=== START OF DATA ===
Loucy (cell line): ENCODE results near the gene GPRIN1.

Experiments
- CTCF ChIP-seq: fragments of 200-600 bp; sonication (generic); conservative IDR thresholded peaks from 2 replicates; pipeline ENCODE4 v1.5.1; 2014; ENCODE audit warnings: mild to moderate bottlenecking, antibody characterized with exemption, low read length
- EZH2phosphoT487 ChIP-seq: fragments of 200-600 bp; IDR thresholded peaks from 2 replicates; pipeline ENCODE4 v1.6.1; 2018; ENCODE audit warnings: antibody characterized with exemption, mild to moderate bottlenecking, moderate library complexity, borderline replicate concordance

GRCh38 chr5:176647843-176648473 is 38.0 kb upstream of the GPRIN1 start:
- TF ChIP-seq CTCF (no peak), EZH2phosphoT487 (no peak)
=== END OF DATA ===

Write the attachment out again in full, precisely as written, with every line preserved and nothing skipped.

Loucy (cell line): ENCODE results near the gene GPRIN1.

Experiments
- CTCF ChIP-seq: fragments of 200-600 bp; sonication (generic); conservative IDR thresholded peaks from 2 replicates; pipeline ENCODE4 v1.5.1; 2014; ENCODE audit warnings: mild to moderate bottlenecking, antibody characterized with exemption, low read length
- EZH2phosphoT487 ChIP-seq: fragments of 200-600 bp; IDR thresholded peaks from 2 replicates; pipeline ENCODE4 v1.6.1; 2018; ENCODE audit warnings: antibody characterized with exemption, mild to moderate bottlenecking, moderate library complexity, borderline replicate concordance

GRCh38 chr5:176647843-176648473 is 38.0 kb upstream of the GPRIN1 start:
- TF ChIP-seq CTCF (no peak), EZH2phosphoT487 (no peak)